Is the end near for Ssangyong?
Ssangyong Motor is expected to enter a court led restructuring process this week after its sole prospective buyer failed to submit a letter of intent (LOI) to buy the South Korean automaker by a 31 March deadline.
The South Korean automaker filed for bankruptcy on 21 December 2020 after it failed to meet significant debt obligations, with creditors refusing to reschedule repayment deadlines. The company was given a three-month grace period from its debt obligations by the Seoul Bankruptcy Court while its parent company Mahindra & Mahindra negotiated its sale to a potential buyer
Mahindra had been in talks for months with US vehicle importer HAAH Automotive Holdings to sell most or all of its almost 75% stake in Ssangyong but the potential buyer failed to commit to the acquisition by the deadline set out by the bankruptcy court.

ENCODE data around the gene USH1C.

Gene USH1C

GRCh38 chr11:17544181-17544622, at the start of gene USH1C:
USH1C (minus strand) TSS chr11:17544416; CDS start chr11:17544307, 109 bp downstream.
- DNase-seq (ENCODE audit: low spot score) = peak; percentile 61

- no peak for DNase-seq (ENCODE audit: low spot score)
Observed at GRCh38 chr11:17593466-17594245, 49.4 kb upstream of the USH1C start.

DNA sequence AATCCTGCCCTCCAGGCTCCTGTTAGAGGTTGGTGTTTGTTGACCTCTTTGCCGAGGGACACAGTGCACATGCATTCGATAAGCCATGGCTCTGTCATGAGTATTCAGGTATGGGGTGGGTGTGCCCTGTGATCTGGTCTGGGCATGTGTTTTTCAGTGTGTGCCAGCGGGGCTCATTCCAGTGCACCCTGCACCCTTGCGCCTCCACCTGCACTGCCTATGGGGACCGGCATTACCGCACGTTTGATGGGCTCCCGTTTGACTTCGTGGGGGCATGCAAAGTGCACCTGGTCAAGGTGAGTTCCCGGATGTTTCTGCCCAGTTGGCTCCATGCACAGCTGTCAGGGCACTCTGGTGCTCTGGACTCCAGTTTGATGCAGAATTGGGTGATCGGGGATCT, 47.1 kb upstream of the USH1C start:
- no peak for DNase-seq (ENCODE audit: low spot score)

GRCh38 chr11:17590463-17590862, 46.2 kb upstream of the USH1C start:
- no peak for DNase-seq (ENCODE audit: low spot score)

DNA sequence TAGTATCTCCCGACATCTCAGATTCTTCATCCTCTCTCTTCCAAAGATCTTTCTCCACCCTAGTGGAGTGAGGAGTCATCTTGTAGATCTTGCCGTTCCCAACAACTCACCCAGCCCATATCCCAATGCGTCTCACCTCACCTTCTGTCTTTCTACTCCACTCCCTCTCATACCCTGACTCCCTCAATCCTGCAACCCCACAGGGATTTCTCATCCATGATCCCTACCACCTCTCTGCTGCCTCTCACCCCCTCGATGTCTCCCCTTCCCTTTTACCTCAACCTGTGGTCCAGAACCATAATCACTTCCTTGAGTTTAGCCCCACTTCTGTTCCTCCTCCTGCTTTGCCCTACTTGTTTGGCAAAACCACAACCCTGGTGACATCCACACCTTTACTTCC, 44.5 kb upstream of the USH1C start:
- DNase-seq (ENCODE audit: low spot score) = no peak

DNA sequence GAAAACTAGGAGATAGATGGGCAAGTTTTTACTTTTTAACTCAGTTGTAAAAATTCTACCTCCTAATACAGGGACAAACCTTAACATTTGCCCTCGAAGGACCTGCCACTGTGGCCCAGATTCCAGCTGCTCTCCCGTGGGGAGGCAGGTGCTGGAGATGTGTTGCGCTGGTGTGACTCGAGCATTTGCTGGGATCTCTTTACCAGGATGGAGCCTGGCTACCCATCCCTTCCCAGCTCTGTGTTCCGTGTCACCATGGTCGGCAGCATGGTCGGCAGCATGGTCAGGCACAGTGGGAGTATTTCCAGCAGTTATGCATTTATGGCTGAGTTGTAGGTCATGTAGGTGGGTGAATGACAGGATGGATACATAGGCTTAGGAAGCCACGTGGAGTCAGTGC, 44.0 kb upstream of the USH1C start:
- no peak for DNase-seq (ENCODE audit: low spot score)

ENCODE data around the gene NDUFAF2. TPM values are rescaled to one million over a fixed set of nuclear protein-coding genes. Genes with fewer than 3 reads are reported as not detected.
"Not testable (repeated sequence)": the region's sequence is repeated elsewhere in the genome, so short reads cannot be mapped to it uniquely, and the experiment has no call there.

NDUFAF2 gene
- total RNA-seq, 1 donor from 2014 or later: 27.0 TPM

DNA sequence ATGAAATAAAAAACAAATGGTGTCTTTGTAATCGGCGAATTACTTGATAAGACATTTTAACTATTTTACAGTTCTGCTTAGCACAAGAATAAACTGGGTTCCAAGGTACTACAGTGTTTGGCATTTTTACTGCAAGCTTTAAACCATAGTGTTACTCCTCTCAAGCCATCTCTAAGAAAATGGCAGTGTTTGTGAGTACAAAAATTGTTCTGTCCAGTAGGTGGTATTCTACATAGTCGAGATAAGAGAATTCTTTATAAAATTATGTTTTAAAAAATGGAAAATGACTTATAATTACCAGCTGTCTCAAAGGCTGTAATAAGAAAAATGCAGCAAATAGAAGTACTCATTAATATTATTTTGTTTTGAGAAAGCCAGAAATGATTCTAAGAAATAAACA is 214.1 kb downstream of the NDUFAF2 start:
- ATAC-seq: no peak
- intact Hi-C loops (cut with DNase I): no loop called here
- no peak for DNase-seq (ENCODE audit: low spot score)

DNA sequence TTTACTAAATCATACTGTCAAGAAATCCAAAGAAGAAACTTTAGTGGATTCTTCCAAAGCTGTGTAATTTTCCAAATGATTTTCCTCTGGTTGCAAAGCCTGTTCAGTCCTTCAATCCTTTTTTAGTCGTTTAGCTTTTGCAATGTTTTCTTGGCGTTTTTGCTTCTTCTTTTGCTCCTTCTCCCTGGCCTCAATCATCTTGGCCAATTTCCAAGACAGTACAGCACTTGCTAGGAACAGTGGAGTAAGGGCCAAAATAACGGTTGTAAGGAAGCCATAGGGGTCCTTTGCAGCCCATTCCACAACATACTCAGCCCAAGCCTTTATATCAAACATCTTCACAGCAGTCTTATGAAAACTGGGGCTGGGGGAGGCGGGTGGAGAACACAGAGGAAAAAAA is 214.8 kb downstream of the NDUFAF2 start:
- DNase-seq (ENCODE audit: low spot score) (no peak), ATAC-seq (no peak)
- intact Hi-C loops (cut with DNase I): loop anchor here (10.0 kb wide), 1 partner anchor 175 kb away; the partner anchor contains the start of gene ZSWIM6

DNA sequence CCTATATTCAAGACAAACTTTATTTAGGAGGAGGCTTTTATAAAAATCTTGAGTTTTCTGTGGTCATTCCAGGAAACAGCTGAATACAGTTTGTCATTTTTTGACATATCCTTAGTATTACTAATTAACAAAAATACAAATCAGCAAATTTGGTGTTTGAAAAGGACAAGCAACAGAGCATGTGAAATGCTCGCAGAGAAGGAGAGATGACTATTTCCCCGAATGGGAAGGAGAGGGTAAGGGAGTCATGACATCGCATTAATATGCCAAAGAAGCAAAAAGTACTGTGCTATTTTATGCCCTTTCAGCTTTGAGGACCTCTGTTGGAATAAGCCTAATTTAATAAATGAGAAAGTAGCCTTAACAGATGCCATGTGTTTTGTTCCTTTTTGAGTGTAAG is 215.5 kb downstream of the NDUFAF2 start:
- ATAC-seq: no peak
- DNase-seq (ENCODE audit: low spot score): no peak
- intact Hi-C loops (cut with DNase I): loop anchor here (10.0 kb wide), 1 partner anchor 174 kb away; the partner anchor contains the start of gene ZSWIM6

Ssangyong CEO Yea Byung-tae this week announced he was stepping down from his position after the parent company failed to secure the new investment.
In a resignation letter sent to local media, staff and fellow executives, he pointed out “securing new investment is taking longer than expected, and as the restructuring process is imminent, more complications and struggles are expected to lie ahead”.
The court has asked Ssangyong’s creditors to express their opinion on whether to begin the court-led debt rescheduling process immediately.
Korea Development Bank (KDB), the automaker’s largest creditor, told local reporters: “We have collected opinions from the other creditor banks and have yet to deliver our view on the court receivership to the court.”
The receivership process will determine whether the company will remain in business. A new investor is needed that will reach a debt settlement agreement with creditors and come up with a new business plan for the company.
Ssangyong said it would suspend production from 8 April for just over one week due to a shortage of semiconductors. The company had already halted production for long period in the first quarter due to a shortage of components with some suppliers holding back deliveries due to unpaid bills.